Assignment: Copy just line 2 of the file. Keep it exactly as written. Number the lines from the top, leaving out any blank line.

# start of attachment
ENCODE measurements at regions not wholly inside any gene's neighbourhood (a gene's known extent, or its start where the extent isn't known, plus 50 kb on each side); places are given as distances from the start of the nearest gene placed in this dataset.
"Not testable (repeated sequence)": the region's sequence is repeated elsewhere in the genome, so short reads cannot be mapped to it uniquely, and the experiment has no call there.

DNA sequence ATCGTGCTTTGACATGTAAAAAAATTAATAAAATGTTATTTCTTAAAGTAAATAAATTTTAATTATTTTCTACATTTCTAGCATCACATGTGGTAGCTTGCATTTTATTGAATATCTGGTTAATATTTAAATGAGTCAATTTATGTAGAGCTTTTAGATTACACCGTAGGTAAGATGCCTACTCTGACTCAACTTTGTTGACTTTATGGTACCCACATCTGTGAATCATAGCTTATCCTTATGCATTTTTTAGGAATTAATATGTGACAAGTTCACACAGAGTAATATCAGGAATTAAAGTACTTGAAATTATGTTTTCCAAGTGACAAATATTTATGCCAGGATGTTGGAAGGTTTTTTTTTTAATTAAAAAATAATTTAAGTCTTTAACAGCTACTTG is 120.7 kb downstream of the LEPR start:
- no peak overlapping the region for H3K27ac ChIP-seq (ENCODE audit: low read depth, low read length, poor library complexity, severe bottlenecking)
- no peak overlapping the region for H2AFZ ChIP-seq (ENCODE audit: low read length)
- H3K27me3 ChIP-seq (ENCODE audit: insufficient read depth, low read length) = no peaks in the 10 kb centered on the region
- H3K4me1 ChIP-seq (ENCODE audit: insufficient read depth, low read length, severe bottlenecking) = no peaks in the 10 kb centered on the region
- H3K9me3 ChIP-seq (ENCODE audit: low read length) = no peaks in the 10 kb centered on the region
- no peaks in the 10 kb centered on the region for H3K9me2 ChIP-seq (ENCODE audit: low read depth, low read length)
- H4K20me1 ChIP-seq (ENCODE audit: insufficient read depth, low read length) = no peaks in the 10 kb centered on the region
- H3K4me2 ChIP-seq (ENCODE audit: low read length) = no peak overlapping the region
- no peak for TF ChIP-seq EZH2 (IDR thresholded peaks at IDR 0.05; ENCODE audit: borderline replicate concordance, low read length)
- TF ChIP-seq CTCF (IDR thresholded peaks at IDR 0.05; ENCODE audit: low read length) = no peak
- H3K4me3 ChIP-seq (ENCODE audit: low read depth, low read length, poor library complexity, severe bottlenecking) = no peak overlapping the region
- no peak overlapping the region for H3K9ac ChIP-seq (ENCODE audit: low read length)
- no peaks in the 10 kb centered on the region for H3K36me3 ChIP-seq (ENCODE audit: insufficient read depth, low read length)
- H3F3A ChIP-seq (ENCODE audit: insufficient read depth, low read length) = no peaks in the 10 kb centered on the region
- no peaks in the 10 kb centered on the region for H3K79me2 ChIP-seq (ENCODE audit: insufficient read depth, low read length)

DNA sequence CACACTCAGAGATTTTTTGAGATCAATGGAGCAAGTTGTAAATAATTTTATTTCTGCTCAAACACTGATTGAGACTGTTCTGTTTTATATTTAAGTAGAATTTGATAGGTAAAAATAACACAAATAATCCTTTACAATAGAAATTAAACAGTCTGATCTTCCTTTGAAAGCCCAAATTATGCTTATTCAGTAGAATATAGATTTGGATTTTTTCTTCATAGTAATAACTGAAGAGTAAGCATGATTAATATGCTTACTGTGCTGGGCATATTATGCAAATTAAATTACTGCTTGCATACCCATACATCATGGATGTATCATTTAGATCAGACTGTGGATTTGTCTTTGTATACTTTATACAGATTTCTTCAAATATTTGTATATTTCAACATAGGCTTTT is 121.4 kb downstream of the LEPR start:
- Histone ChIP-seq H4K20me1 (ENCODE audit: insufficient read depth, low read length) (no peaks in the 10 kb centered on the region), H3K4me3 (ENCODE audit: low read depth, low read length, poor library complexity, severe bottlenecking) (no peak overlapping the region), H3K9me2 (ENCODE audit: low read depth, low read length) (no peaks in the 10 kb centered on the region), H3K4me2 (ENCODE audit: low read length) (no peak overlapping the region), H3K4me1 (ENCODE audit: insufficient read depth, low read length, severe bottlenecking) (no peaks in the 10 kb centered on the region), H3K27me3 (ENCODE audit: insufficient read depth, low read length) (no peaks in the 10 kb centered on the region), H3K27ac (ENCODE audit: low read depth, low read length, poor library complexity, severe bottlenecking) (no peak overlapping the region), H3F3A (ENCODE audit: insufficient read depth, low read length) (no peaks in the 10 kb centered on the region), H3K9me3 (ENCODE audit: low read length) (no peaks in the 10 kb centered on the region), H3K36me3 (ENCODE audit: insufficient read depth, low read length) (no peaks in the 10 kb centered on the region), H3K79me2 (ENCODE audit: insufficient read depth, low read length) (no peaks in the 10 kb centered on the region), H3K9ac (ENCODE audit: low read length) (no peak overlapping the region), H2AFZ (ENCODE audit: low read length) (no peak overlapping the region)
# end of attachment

"Not testable (repeated sequence)": the region's sequence is repeated elsewhere in the genome, so short reads cannot be mapped to it uniquely, and the experiment has no call there.